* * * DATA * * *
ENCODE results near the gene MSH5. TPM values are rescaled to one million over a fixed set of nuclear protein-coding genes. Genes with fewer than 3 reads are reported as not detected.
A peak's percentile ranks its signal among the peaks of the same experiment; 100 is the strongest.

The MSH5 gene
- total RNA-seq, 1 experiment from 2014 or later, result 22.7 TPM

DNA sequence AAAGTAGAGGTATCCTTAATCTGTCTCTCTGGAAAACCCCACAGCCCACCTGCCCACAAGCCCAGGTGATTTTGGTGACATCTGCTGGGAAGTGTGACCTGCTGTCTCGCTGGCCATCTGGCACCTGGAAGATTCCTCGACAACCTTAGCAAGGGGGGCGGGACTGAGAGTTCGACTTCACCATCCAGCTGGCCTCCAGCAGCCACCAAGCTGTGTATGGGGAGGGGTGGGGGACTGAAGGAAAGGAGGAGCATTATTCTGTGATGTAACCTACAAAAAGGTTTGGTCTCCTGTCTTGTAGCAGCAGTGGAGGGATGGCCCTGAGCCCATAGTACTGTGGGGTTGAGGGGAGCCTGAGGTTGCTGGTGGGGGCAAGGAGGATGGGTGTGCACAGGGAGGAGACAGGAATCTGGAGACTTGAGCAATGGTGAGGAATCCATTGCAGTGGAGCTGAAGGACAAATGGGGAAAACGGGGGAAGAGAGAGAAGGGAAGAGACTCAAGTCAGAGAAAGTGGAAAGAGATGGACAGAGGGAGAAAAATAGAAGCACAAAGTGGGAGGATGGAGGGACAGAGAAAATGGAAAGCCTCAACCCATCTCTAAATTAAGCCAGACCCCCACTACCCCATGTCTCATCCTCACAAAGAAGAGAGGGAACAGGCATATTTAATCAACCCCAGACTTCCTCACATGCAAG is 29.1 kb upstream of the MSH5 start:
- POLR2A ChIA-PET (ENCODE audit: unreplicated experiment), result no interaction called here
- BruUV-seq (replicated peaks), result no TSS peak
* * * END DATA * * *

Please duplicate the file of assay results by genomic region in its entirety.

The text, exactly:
ENCODE results near the gene MSH5. TPM values are rescaled to one million over a fixed set of nuclear protein-coding genes. Genes with fewer than 3 reads are reported as not detected.
A peak's percentile ranks its signal among the peaks of the same experiment; 100 is the strongest.

The MSH5 gene
- total RNA-seq, 1 experiment from 2014 or later, result 22.7 TPM

DNA sequence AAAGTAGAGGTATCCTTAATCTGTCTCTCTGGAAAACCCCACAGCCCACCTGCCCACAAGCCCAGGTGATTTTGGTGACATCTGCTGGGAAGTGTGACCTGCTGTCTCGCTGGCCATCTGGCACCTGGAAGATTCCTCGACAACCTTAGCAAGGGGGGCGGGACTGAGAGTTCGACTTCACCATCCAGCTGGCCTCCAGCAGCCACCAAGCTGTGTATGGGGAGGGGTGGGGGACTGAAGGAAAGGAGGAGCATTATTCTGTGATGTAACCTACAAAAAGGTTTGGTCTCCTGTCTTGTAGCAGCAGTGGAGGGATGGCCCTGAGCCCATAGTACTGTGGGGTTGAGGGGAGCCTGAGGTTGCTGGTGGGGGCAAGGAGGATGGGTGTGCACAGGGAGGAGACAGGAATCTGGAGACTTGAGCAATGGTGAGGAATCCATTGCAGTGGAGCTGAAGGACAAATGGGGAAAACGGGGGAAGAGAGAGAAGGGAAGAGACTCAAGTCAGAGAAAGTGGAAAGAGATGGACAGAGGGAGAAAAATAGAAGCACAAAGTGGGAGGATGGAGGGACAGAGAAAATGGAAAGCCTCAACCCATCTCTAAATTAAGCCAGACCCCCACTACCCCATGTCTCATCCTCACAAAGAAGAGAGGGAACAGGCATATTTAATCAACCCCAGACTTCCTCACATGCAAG is 29.1 kb upstream of the MSH5 start:
- POLR2A ChIA-PET (ENCODE audit: unreplicated experiment), result no interaction called here
- BruUV-seq (replicated peaks), result no TSS peak